On the other hand he explained that a phobia could be a process of growing up, fear of the dark is common amongst children but as they get older they can work out a way to cope with that fear. Everyone has a threshold for anxiety, that threshold is individual so each person will have their own way of managing often depending on temperament and tolerances. Sometimes there’s a learned aspect from a family member, the mouse fear for instance, on the other hand a fear of mice contaminating food is reasonable and manageable and here parents can give reassurance. My mother was terrified of lightning and would hide in the hot press during a storm and it’s taken me years to overcome my own fearful reaction. Sitting in Spain on holiday there was a fierce electrical storm out at sea, lightning of all colours forking on the horizon and it was beautiful, I’d no fear just a fascination. Then the electricity went off, the band stopped playing and the thunder rattled round the sky and I was terrified. Taught me something though, thunder is harmless and that was what was scaring me, and probably my mum. A learned experience.
“Almost all phobias can be successfully treated and cured,” is comforting news from David Bell. “Rather than medications however, one to one ‘talking therapy’ is a very effective treatment for phobias and anxiety but best guided by a professional; sadly this area of medicine is much under resourced even though it’s so important, however we now have Recovery College courses in each Trust area and here the sufferer can develop their own tool kit to cope through WRAP, wellness recovery action plan.”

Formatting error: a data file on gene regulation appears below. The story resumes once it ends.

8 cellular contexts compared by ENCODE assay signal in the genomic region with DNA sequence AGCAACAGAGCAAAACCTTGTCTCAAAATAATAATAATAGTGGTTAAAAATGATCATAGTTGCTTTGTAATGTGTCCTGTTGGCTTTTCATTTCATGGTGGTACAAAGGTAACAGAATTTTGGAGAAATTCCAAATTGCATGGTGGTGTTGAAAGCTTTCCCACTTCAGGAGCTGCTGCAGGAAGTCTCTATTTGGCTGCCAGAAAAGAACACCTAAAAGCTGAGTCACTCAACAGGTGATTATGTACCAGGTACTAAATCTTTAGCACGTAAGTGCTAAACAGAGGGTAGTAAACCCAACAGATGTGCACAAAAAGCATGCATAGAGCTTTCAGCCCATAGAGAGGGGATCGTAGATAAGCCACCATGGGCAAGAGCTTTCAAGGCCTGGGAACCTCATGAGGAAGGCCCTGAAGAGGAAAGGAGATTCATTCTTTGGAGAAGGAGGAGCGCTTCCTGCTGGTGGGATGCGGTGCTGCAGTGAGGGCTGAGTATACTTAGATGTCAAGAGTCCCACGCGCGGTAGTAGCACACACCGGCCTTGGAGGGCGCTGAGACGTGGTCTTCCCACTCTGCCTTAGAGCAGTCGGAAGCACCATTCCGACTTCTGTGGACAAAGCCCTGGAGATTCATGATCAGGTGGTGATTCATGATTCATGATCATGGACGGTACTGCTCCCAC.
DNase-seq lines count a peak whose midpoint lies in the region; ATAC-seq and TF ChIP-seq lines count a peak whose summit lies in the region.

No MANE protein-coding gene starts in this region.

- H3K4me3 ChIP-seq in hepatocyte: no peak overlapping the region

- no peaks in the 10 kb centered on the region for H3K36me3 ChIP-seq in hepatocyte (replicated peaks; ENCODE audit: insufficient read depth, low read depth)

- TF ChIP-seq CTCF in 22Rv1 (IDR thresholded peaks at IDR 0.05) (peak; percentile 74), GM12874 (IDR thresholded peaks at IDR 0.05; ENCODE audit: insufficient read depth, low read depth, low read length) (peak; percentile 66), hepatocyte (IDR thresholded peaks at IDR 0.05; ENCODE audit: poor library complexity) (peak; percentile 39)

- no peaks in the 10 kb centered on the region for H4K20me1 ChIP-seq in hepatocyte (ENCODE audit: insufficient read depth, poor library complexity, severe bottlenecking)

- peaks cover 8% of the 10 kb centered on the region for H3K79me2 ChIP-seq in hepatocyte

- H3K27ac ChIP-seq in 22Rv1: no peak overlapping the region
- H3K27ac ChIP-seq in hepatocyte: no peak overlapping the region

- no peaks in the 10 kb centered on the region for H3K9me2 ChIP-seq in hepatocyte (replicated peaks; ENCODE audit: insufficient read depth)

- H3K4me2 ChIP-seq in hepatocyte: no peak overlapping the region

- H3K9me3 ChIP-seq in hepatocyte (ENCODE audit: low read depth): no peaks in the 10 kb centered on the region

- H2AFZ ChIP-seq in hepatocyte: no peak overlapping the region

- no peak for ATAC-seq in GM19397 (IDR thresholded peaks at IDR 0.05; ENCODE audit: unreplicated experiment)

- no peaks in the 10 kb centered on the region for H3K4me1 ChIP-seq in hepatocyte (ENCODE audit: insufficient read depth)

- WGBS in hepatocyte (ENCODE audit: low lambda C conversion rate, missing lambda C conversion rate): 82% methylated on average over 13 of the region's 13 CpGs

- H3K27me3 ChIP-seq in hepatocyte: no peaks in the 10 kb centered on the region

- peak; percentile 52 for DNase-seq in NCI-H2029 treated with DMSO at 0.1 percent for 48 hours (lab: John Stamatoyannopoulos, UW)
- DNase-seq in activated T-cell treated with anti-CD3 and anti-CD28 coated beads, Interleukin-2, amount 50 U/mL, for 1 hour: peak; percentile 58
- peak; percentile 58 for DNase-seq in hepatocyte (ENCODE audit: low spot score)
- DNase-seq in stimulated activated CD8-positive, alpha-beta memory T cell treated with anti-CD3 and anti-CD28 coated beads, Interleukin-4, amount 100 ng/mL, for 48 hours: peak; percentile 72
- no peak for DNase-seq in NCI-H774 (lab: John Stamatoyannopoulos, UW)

He also talks of another source of self-help, CCI Australia. “Because Australia is such a big place the Centre for Clinical Interventions in Perth West Australia has developed a website for people to access information on line.”
Their section on panic attacks, and it’s estimated one in 30 people experience significant panic attacks at some time in their lives, is very informative. They give the example of being confronted by a dangerous situation, it would be panic stations they say with the person going through a series of bodily changes, pumping heart, faster breathing, sweating in response to the danger confronting them. Dr. Bell confirms : “This alarm response would probably lead us to flight or fight so in fact it’s an important survival mechanism.”
More difficult is agoraphobia where the person can’t leave the house or the common fear of flying both examples that make a normal existence impossible, work suffers, being unable to travel to another country on holiday or business, incapable of socialising on a day to day basis. Some people fear being trapped in a lift so they struggle to climb stairs which for some is very difficult physically but their only option. There are so many variations on the theme of fear with health being another big anxiety. For instance, I know a man who when visiting his friend with cancer, swallowed an aspirin every time he left the hospital in case he caught the disease, irrational but a real phobia.
All these examples would benefit from talking therapy, sitting with a sympathetic profession who is trained and able to tease out the background and so encourage a more positive outlook.
I asked Dr. Bell for some advice for parents. “In the first instance it may be a normal phase of development; remember it’s not necessarily an illness, watch and wait and if you’re convinced it’s impacting on the child’s everyday life, socially or at school, the GP is the first port of call. That’s where you’ll get the best and most positive advice.”
Royal College of Psychiatrists online information leaflets-http://www.rcpsych.ac.uk/healthadvice/atozindex.aspx
A Happy Christmas, have fun, remember those less fortunate and be thankful for all the good things in life. Celebrate the power of love not the love of power.
See you in the New Year.